This graphic novel volume collects issues #1 through #5 of the Dark Horse comic book, The Witcher: Fox Children.
The story begins with Geralt and his traveling companion, a dwarf named Addario Bach, camping in a forest on their way to find passage to Novigrad. When they arrive at the dock, they not only find a ship willing to take them, the captain and some of the passengers on board are downright excited to offer them passage when they realize that Geralt is a famous Witcher. In lieu of payment, they ask that Geralt act as escort to the party in case the need arises. It doesn't take long for Geralt to figure out that the need arose before he ever stepped foot aboard the sloop.
Some of the men are tight-lipped and hiding an incriminatingly dangerous secret of a heinous nature, one, that threatens the lives of all on board. What is their secret? What they thought of as a rescue mission for a kidnapped elven girl turned into a fiasco when they brought in Mr. Fysh, a not-so-upstanding man of the world, to help them with their quest. They end up with a different child, who was stolen from a Vulpess.
As Geralt works his way to the heart of their secret, he tells them they are doomed for their deeds and, to try to undo what they have done, he tells them to put in to the nearest port and set the child free, for the Vulpess will never stop searching for her or them. The men refuse to comply, thinking they have the upper hand, being on board a ship and having a Witcher on board to protect them.
Addario asks Geralt what he should be looking out for. He had heard that Vulpesses were vixens at times and she-elves at others. Were they like werewolf wenches, except being foxes, or what? Geralt replies that, unlike were-creatures, which are humans who transform into animals; Vulpesses are anterions, beasts, or beings rather, who assume human form. She will be very quick and extremely strong, but her truest weapon will be illusions.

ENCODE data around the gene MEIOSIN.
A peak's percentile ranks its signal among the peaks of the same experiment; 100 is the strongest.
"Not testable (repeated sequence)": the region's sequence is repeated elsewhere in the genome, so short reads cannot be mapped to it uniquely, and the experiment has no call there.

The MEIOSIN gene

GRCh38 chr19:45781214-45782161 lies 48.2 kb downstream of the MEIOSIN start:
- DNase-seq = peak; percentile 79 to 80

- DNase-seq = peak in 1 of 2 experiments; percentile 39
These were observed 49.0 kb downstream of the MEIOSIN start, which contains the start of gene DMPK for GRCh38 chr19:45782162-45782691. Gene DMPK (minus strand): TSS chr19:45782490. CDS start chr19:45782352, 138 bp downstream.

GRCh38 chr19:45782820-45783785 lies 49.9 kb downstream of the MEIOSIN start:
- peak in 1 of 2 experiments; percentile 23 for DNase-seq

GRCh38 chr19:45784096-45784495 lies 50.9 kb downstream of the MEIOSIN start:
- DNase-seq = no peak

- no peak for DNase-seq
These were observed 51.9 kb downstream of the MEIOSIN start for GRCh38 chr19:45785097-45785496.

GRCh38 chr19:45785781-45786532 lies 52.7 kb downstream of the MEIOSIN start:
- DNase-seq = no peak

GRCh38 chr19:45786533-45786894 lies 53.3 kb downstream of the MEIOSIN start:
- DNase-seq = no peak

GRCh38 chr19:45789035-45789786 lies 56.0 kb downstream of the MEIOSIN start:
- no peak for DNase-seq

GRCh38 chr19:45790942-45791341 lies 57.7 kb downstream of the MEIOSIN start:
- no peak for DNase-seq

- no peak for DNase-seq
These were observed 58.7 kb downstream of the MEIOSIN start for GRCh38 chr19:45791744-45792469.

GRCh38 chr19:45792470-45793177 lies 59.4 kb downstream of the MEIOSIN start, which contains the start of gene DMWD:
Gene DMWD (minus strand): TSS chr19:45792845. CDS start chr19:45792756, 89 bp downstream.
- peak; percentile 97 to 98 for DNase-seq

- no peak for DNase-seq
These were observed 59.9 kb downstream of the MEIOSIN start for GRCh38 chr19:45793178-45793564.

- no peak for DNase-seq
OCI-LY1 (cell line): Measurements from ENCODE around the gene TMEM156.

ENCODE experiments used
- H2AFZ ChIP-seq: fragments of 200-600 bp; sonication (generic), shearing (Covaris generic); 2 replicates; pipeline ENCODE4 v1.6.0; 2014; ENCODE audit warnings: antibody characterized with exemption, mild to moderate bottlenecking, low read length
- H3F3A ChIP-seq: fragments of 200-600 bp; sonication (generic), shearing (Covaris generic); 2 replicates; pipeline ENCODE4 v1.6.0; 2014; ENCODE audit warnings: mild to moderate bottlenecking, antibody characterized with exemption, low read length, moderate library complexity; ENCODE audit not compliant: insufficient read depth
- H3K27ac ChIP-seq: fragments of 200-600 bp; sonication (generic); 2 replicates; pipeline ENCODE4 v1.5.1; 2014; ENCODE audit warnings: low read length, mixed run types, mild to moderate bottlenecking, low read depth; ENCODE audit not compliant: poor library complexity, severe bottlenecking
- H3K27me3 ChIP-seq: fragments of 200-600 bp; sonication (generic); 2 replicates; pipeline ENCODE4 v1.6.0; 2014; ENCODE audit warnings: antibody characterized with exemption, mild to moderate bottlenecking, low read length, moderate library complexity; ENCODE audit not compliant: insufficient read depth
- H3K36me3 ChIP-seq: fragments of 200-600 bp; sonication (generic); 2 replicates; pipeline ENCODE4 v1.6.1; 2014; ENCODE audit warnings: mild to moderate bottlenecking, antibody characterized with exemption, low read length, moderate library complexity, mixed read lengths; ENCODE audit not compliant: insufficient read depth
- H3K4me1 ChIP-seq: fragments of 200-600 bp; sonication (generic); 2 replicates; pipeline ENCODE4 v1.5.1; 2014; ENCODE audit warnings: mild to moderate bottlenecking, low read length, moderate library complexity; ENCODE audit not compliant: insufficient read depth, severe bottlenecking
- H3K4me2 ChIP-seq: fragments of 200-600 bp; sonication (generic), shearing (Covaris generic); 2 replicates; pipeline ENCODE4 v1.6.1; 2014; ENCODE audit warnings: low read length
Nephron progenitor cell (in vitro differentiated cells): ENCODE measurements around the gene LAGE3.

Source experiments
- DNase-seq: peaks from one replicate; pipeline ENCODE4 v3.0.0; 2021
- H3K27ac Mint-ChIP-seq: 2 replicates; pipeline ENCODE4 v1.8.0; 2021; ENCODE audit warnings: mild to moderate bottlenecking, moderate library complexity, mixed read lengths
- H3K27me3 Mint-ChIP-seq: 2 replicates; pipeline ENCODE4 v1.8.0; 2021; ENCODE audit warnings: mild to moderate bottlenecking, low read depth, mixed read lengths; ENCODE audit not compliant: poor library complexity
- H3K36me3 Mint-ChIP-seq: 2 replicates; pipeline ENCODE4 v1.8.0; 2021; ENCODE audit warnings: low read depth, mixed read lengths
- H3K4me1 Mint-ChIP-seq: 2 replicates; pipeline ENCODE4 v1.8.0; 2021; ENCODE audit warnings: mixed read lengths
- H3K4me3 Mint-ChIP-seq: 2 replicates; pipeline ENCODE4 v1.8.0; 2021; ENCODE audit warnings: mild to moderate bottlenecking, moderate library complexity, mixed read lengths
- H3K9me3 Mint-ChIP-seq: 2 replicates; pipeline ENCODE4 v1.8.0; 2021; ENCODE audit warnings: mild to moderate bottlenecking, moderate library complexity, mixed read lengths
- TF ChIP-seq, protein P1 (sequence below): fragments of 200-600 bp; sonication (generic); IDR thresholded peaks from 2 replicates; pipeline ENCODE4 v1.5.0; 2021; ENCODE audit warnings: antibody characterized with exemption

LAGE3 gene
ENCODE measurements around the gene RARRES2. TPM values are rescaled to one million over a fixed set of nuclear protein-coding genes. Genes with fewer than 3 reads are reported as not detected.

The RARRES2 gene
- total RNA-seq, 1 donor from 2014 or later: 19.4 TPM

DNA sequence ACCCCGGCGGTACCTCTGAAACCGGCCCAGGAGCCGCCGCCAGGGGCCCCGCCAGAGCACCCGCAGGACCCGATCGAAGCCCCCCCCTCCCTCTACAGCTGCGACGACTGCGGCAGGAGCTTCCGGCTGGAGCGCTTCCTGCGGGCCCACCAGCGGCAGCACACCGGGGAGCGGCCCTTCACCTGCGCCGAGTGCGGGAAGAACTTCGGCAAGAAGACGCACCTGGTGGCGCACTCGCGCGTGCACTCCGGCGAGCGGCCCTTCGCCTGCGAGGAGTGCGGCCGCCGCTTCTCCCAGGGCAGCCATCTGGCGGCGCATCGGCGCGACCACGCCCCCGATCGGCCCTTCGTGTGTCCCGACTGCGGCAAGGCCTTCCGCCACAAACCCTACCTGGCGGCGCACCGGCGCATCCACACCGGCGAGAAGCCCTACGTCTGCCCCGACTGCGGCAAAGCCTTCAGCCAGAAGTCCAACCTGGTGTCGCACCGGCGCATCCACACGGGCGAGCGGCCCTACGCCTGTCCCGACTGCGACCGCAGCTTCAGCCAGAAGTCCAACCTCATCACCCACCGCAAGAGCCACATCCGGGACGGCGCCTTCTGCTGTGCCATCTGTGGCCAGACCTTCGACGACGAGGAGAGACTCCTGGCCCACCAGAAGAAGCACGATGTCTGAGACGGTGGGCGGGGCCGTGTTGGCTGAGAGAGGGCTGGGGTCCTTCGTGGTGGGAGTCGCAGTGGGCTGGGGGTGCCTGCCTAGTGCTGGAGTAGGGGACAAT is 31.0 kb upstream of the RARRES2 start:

As a freak storm drives them off course, they find themselves drifting between two small isles and they know that means close to the powers and mercy of the Vulpess. The compass goes haywire, the river becomes calm, and, as they drift closer to land and overhanging trees, snakes begin to drop onto the deck. Long dead sailors from wrecked ships along the bank begin to rise and attack them. Water hags arise from the water to steal the Witcher's swords, as well as the lives of some of the men. What is real and what is illusion?
As the story enfolds in a fury of death and delusion, taking many forms and including lots of different creatures, will Geralt and Addario survive unscathed from the Vulpess's revenge? Read on, if you dare!
I found this a decent read, with the story building well and containing lots of action before reaching an interesting conclusion. It's not better or worse than 'The Witcher: House of Glass' that I reviewed last month, just different. I didn't like Joe Querio's artwork as much as I did last month, but it's still not bad. The colours by Carlos Badilla helped make the art stand out and look dark but vibrant and fitting for the story. ~~ Dee Astell